Republicans are fuming at Reid who claims that a "source" told him Mitt Romney didn't pay taxes for a decade:
"He didn't pay taxes for 10 years! Now, do I know that that's true? Well, I'm not certain. But obviously he can't release those tax returns. How would it look?" Reid asked.
Steve Kornacki doesn't see Reid pulling back any time soon:
The question is whether Reid really does have any inside information. It seems doubtful, mainly because if Reid had anything more than hearsay, we'd almost certainly know about it by now.A more likely scenario is that Reid has made a conscious decision to take one for the team - to invite all of the scorn and ridicule that's been heaped on him this week knowing that it will also achieve the Democrats' goal of keeping the story alive. Reid himself doesn't look very good in all of this, but maybe he doesn't care. Since winning a reelection race in 2010 that he had no business winning, he's essentially been playing with House money. He seems unlikely to run again in 2016, when he'll be 77 years old, and he doesn't need broad public popularity to do his job as majority leader. But that job does come with a national platform, which makes him the perfect guy to do his party's dirty work.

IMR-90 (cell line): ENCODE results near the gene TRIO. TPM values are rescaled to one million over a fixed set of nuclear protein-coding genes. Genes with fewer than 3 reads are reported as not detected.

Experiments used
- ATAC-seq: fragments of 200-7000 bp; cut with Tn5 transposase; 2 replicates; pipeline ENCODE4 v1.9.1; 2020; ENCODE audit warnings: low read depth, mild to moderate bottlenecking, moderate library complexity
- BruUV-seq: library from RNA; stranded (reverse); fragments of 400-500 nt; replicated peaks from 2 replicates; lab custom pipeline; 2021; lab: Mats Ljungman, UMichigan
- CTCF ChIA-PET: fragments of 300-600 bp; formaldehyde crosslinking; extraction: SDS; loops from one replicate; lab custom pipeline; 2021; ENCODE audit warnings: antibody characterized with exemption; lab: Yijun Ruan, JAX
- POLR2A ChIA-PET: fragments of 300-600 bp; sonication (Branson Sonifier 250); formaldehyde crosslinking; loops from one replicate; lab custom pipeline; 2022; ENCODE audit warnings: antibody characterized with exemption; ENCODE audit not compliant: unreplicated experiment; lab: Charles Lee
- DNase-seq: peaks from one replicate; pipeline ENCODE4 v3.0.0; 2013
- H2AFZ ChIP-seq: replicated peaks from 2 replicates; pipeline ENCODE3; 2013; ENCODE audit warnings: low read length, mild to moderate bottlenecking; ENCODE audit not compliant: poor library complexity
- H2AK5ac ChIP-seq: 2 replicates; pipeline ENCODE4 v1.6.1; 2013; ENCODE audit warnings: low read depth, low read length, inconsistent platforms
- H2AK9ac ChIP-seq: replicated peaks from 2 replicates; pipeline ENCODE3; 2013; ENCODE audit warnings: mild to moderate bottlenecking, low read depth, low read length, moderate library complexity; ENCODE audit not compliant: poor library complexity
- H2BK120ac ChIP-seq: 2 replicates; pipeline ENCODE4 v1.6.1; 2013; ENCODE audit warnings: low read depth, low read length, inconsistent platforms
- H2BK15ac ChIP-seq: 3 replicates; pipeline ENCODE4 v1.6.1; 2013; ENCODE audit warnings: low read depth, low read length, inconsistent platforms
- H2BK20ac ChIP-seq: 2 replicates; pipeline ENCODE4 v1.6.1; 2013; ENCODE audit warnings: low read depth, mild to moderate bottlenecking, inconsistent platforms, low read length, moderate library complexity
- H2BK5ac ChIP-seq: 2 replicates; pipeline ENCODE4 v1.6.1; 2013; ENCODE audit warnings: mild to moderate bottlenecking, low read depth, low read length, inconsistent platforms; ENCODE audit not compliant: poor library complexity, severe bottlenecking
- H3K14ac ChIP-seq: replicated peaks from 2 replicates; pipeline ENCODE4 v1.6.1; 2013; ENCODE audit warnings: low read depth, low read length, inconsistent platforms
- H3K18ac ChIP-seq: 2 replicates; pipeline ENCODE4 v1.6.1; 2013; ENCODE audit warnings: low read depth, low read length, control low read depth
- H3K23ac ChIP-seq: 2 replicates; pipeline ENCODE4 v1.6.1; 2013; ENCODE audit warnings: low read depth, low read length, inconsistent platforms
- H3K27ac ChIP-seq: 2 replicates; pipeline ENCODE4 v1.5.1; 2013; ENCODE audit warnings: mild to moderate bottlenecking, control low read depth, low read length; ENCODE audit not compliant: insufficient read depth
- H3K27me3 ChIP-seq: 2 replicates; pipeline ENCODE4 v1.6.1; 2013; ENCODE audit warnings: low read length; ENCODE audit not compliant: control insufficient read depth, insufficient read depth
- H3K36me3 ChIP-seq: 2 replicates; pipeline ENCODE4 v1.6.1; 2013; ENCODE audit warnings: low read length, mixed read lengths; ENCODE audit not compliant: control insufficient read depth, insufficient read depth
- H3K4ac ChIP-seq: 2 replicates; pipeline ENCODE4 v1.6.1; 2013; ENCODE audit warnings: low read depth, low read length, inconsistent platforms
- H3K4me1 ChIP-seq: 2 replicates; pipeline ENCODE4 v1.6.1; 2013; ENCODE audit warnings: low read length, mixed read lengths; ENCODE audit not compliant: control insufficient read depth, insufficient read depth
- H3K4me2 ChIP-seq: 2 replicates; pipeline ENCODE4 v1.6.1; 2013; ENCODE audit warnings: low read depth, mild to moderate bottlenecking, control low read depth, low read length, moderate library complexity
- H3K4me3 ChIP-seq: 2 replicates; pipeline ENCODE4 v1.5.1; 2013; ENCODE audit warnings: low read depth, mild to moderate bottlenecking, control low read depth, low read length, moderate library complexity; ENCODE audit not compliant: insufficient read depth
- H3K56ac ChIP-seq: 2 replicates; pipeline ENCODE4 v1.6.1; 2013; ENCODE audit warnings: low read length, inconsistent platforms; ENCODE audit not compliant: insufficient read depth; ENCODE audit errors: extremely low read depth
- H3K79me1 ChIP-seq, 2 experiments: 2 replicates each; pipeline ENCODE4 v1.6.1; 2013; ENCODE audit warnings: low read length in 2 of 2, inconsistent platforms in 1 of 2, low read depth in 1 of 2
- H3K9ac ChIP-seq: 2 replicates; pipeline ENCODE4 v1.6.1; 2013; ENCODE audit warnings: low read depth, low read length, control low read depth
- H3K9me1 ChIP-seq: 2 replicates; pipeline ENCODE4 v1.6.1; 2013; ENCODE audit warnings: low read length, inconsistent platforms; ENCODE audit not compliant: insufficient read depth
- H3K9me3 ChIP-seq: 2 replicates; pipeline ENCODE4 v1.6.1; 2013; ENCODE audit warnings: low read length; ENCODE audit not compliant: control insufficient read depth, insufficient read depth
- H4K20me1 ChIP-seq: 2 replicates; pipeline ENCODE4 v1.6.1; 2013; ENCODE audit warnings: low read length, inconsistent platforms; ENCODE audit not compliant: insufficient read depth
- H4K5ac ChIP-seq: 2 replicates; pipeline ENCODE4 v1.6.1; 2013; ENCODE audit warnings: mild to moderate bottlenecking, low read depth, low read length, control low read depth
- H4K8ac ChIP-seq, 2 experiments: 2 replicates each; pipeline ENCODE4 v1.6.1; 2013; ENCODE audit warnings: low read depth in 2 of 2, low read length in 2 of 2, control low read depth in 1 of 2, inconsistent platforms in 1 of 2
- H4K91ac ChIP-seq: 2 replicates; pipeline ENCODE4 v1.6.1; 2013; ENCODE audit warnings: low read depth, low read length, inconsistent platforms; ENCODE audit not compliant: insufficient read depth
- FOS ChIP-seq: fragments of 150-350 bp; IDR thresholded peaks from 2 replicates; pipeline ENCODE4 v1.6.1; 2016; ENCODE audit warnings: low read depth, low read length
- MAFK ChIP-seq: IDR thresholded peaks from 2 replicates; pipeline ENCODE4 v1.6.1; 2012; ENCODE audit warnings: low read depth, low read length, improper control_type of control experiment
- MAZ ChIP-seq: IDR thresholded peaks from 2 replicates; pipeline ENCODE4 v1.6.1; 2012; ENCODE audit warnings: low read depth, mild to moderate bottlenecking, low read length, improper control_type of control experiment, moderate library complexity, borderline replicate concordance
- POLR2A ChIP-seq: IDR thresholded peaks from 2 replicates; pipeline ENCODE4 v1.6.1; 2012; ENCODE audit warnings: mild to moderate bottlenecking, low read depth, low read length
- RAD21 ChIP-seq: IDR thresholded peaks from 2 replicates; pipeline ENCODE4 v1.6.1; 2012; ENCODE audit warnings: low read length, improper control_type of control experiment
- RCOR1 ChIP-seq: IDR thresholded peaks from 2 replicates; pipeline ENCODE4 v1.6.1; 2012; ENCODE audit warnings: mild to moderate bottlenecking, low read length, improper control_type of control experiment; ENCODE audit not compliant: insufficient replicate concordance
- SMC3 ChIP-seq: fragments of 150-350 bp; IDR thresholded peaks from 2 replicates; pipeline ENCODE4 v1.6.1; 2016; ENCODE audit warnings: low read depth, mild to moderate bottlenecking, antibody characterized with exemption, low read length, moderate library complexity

Campaigns are filled with unfair attacks, distortions and various stretches of the truth. I guess we have to accept some of that. Still, it's important to point out that Reid is rumor-mongering, and perhaps, lying. It's perfectly acceptable to pressure Mitt Romney to release his tax returns. It's considerably less acceptable to do so through innuendo and blind attribution.
I would like to say that reporters really should press Reid on his alleged source, and question him aggressively. Except those reporters often use the same tactics.